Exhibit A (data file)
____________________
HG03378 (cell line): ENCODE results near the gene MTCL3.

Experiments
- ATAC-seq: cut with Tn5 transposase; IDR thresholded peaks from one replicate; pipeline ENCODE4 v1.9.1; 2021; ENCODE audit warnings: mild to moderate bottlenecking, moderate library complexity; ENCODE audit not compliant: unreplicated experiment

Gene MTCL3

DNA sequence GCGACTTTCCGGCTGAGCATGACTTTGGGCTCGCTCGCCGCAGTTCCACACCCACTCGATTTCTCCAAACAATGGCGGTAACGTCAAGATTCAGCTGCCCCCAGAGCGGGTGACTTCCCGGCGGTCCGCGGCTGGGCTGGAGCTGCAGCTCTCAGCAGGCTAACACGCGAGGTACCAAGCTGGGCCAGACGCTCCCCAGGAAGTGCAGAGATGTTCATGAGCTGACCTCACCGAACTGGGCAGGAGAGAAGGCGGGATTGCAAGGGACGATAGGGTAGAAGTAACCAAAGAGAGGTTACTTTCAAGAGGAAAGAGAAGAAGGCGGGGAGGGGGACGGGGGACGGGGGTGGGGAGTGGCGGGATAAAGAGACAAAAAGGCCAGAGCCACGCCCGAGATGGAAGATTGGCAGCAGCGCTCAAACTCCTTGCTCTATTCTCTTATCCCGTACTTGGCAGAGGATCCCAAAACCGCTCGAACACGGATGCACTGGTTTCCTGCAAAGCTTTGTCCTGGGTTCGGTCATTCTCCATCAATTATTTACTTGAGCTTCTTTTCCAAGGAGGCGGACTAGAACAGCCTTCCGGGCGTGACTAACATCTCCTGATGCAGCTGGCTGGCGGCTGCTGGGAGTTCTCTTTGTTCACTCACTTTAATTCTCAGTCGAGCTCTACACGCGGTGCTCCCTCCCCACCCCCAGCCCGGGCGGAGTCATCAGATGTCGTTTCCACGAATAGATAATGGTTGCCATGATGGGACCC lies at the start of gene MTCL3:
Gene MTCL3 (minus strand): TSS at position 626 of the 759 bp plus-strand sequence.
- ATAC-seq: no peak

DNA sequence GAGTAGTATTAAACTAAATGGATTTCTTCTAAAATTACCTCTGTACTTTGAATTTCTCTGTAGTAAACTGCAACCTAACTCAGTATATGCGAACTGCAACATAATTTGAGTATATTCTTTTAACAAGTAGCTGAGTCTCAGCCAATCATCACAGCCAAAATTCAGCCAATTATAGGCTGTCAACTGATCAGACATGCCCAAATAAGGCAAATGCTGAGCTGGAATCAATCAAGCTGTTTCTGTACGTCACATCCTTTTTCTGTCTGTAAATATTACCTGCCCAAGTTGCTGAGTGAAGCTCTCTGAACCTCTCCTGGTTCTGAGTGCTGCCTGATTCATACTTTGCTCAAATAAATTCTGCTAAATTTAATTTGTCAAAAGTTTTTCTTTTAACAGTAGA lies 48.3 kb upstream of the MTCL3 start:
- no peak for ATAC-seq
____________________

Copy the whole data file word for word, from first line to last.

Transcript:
HG03378 (cell line): ENCODE results near the gene MTCL3.

Experiments
- ATAC-seq: cut with Tn5 transposase; IDR thresholded peaks from one replicate; pipeline ENCODE4 v1.9.1; 2021; ENCODE audit warnings: mild to moderate bottlenecking, moderate library complexity; ENCODE audit not compliant: unreplicated experiment

Gene MTCL3

DNA sequence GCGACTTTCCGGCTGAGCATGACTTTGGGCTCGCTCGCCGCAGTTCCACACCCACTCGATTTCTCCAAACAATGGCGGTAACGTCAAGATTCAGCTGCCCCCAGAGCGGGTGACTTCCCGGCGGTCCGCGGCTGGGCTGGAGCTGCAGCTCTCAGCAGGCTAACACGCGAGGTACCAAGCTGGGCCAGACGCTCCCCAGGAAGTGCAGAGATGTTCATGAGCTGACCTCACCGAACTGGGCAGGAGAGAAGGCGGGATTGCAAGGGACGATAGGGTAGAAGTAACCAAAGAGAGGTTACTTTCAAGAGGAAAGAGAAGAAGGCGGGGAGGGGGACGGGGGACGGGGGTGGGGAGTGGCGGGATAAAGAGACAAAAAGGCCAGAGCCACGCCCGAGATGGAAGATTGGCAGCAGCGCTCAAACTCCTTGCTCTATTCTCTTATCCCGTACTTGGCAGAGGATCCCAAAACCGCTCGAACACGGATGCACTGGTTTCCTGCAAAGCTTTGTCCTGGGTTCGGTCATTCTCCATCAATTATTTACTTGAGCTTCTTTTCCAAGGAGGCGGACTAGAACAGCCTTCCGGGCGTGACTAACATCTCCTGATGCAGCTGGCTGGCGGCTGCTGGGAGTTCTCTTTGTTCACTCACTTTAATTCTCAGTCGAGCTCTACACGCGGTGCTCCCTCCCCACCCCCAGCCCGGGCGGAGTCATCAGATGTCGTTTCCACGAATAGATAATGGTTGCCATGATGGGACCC lies at the start of gene MTCL3:
Gene MTCL3 (minus strand): TSS at position 626 of the 759 bp plus-strand sequence.
- ATAC-seq: no peak

DNA sequence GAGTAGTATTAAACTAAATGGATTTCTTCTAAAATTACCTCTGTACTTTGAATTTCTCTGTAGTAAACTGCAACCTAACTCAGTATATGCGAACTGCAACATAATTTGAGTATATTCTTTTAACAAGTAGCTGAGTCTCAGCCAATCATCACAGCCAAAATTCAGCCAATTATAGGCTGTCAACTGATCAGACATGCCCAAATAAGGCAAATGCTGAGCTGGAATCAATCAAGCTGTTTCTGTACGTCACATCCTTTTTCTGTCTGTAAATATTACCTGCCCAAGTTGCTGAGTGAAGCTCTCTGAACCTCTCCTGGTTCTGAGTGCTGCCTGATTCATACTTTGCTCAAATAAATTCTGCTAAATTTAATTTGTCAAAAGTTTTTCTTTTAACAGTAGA lies 48.3 kb upstream of the MTCL3 start:
- no peak for ATAC-seq